Business Interview: GCC fertiliser producers could face challenges from rising US output
Dr Abdulrahman Jawahery is the vice chairman of The Gulf Petrochemicals and Chemicals Association (GPCA) and president of Bahrain-based Gulf Petrochemical Industries Co (GPIC). GPCA represents the downstream hydrocarbon industry in the Gulf.
In an exclusive interview with Muscat Daily, Dr Jawahery spoke about the challenges faced by fertiliser industry in the GCC region. He said the rising fertiliser production in the US following the shale-gas revolution could pose a serious challenge to the Gulf-based fertiliser producers.
Local demand for fertiliser products in the Gulf region is limited and the industry growth entirely depends on export markets. How do you see the potential for growth of fertiliser industry in the GCC countries?
I believe there is a huge potential for growth of fertiliser industry in this region. GCC countries account for approximately 12-14 per cent of world’s total fertiliser production. There is a need to increase the region’s share in global fertilisers production. I personally feel that the region’s share in global output is far below than its potential, particularly if you look at resources in terms of oil and gas available in the region.
We have around 40 per cent of the word’s hydrocarbon reserves and are still producing only 12-14 per cent of the global output. This needs to be changed. Total annual output of fertilisers in the GCC region is currently around 39mn tonnes and looking at the number of projects announced, the production capacity is likely to touch an estimated 47mn tons by 2025. At 46 per cent, Saudi Arabia accounts for almost half of the GCC region’s fertiliser production in 2018, followed by Qatar (25 per cent) and Oman (12 per cent), which has increased its share from 11 per cent in 2017.
What are the key challenges you foresee for fertiliser industry in the future?
There are a number of challenges. One of the most important challenges is to ensure provision of feed stock (which is natural gas) for the expansion of the industry. We need to increase our share in the global production. There is a tendency among countries in the region to encash these natural resources rather than supplying them for fertiliser production. It is also a key issue, because the fertiliser industry also has to compete with other industries such as liquefied natural gas (LNG), which is in very high demand, and power generation sector, which most of the time gets top priority for gas allocation. Besides this, all the manufacturing industries in the region demand gas, which makes it very difficult for fertiliser producers to compete with them.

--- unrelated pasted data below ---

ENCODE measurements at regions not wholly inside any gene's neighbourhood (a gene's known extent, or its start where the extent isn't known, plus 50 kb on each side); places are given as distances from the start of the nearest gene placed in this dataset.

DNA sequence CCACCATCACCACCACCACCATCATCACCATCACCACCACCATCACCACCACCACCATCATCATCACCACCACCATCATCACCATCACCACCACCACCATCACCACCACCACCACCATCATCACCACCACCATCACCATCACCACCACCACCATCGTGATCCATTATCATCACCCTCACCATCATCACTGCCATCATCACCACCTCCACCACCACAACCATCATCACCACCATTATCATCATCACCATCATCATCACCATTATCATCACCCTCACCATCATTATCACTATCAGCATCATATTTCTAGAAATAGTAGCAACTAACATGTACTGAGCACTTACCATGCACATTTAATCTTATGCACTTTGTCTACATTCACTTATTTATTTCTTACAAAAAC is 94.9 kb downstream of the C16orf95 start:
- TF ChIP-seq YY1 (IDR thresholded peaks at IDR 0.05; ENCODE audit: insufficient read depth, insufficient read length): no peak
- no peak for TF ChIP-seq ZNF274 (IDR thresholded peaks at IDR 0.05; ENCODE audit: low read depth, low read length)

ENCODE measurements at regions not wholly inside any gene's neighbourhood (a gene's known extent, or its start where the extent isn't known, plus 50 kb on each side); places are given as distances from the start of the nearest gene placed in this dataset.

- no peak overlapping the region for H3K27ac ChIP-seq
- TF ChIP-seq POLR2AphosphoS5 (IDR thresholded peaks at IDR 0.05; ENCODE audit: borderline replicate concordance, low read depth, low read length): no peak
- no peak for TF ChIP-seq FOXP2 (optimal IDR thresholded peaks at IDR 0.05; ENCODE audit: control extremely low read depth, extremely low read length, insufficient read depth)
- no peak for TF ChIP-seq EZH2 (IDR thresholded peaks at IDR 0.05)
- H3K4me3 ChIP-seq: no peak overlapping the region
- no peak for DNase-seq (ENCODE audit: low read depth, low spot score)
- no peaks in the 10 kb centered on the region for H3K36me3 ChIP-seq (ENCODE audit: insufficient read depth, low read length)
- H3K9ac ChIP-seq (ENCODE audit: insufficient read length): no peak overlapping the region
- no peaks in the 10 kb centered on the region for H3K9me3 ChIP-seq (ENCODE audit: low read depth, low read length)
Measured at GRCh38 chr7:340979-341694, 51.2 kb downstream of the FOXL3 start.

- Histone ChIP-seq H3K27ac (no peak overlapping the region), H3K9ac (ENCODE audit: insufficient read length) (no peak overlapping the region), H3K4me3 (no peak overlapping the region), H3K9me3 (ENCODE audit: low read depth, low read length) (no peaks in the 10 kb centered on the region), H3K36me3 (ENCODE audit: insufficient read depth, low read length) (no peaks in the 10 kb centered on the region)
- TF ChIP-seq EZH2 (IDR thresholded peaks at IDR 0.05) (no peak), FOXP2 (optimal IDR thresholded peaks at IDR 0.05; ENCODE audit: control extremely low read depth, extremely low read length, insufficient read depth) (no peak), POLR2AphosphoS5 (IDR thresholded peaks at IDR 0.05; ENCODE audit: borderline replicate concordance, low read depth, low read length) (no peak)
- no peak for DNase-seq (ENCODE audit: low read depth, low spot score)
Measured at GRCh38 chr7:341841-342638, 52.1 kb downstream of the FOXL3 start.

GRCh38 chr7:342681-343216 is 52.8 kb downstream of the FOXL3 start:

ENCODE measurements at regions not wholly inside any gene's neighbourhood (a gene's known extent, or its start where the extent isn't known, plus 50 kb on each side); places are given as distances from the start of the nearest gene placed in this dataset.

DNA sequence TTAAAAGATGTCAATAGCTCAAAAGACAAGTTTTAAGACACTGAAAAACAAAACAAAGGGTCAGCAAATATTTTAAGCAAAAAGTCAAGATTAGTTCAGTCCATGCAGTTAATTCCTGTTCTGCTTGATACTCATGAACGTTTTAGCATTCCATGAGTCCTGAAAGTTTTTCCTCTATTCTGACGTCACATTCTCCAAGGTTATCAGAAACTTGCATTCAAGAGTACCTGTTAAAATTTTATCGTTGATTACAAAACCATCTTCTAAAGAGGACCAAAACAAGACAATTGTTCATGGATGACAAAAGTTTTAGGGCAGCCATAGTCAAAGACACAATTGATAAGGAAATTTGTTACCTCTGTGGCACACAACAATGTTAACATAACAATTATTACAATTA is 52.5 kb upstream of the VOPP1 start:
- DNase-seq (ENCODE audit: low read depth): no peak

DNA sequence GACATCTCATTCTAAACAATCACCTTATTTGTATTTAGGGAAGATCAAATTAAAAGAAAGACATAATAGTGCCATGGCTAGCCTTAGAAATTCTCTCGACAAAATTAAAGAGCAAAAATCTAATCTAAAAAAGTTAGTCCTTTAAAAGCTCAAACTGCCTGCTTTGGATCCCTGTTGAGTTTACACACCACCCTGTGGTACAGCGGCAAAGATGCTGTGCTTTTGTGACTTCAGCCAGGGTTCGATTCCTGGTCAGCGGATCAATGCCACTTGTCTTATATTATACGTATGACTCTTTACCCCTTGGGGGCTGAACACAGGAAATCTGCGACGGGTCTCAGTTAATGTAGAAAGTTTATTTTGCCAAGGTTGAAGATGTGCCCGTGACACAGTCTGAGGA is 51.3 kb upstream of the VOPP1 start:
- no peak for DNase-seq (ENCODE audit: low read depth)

There have been discussions about the impact of shale gas revolution in the US, which is also one of the largest importers of fertilisers. How is the US shale gas revolution impacting the fertiliser industry in the GCC region?
The increased availability of shale gas in the US and other parts of the word has changed the direction of global fertilisers trade. Before the shale gas revolution took place the US used to import 20mn-25mn tones of fertiliser per year, and was one of the biggest market for fertilisers produced in the GCC region. Now, the US has not only become self sufficient in production of fertilisers, rather chances are there that it may become a net exporter of fertilisers going forward.